Tag Archives: ryan coogler

Black Panther 2 is Coming May 2022. Coogler to Return

At D23, it was revealed that Black Panther 2 has a debut date. The film will come to theaters on May 6, 2022. It was also revealed that Ryan Coogler will return to direct the film.

It’s too early for the title of the film to be revealed though so keep speculating and spinning those rumors.

Black Panther and Spider-Man: Into the Spider-Verse Both Win at the Critics’ Choice Awards

Cast of Black Panther

This Sunday the Critics’ Choice Awards were held and both Black Panther and Spider-Man: Into the Spider-Verse walked away winners.

Spider-Man: Into the Spider-Verse won “Best Animated Feature” repeating its Golden Globe win in the same category. The film has momentum going into the Oscars. It beat The Grinch, Incredibles 2, Isle of Dogs, Mirai, and Ralph Breaks the Internet to walk away with the latest win.

Ruth Carter won for “Best Costume Design” for Black Panther besting Alexandra Byrne for Mary Queen of Scots, Julian Day for Bohemian Rhapsody, and Sandy Powell for The Favourite and Mary Poppins Returns.

Black Panther also walked away a winner for “Best Visual Effects” besting Avengers: Infinity War, First Man, Mary Poppins Returns, Mission: Impossible – Fallout, and Ready Player One.

But it wasn’t all celebrations. Black Panther walked away empty handed in numerous categories as well.

Black Panther was nominated for “Best Picture” which it lost to Roma. in “Best Acting Ensemble” this film lost to The Favourite. Michael B. Jordan was nominating for “Best Supporting Actor” for his role as Killmonger in Black Panther. He lost to Mahershala Ali for his role in Green Book. Ryan Coogler and Joe Robert Cole were nominated for “Best Adapted Screenplay” for Black Panther. They lost to Barry Jenkins and If Beale Street Could Talk. Rachel Morrison was nominated for “Best Cinematography” for Black Panther and lost to Alfonso Cuarón and Roma. Black Panther was also nominated for “Best Hair and Makeup” losing to Vice.

Numerous comic films lost in “Best Action Movie” to Mission: Impossible – Fallout. Avengers: Infinity War, Black Panther, and Deadpool 2 were all nominated as well as Ready Player One and Widows.

In “Best Comedy,” Deadpool 2 and The Death of Stalin lost to Crazy Rich Asians. The Favourite, Game Night, and Sorry to Bother You were nominated as well.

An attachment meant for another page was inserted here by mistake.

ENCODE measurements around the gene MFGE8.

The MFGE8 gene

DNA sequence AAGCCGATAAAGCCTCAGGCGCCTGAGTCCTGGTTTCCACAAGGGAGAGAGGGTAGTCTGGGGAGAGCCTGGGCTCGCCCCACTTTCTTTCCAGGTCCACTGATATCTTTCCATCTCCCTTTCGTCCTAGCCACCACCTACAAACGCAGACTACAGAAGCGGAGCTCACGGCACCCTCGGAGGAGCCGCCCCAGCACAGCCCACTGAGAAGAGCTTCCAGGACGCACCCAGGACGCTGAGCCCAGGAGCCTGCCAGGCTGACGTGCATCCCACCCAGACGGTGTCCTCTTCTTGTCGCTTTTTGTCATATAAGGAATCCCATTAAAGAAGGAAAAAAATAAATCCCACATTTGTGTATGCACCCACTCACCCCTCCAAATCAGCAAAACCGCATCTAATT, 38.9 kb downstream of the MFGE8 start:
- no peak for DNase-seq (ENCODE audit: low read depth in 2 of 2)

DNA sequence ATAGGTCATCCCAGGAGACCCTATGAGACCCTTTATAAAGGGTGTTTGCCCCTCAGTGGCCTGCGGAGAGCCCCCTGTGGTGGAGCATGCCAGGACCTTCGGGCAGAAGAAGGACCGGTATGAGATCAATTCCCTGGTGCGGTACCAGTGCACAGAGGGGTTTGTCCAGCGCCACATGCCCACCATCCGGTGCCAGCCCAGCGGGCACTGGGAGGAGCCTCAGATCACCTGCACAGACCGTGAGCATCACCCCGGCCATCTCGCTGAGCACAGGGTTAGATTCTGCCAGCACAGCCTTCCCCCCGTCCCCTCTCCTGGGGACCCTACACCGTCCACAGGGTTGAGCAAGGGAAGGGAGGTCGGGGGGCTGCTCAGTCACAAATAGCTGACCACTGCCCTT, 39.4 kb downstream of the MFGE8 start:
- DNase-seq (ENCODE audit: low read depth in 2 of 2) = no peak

Ryan Reynolds lost in “Best Actor in a Comedy” to Christian Bale for his role in Vice. Reynolds starred in the title role in Deadpool 2.

When it comes to music Black Panther came up empty handed as well. “All the Stars” lost to A Star is Born‘s “Shallow” in “Best Song” and and in “Best ScoreLudwig Göransson lost to Justin Hurwitz for First Man.

Comic adaptations were absent from television awards at the show.

Movie Review: Black Panther

Lets get this out of the way, Marvel films are rather formulaic. We get the origin of the hero in the first third of the film, the second third is the set up where they are beaten down, then the last third turns into a fist fight. This is generally what we can expect and as more films are released, that formula grows a bit old. So, the question is, with each new release, can Marvel Studios deliver enough “new” to keep the audience engaged and interested. Black Panther delivers a lot new and then some, though suffers in that last third due to the formula.

The story is a bit James Bond as Black Panther must bring to justice a man who stole the country’s precious Vibranium decades earlier. Cool gadgets are plenty as illegal deals are attempted to be broken up all as we learn more about these cast of characters.

While we know some of Black Panther and the Dora Milaje (his elite bodyguards/warriors) from Captain America: Civil War where they debuted, the world of Wakanda is mainly unknown and this film is far more than the few that debuted in what seems forever ago. In a sense, this is an origin story like so many other Marvel Studios releases as T’Challa takes up the mantle of King as well as Black Panther. But, where Black Panther stands heads and above what’s come before is how it does that origin story and it’s focus on not just one man.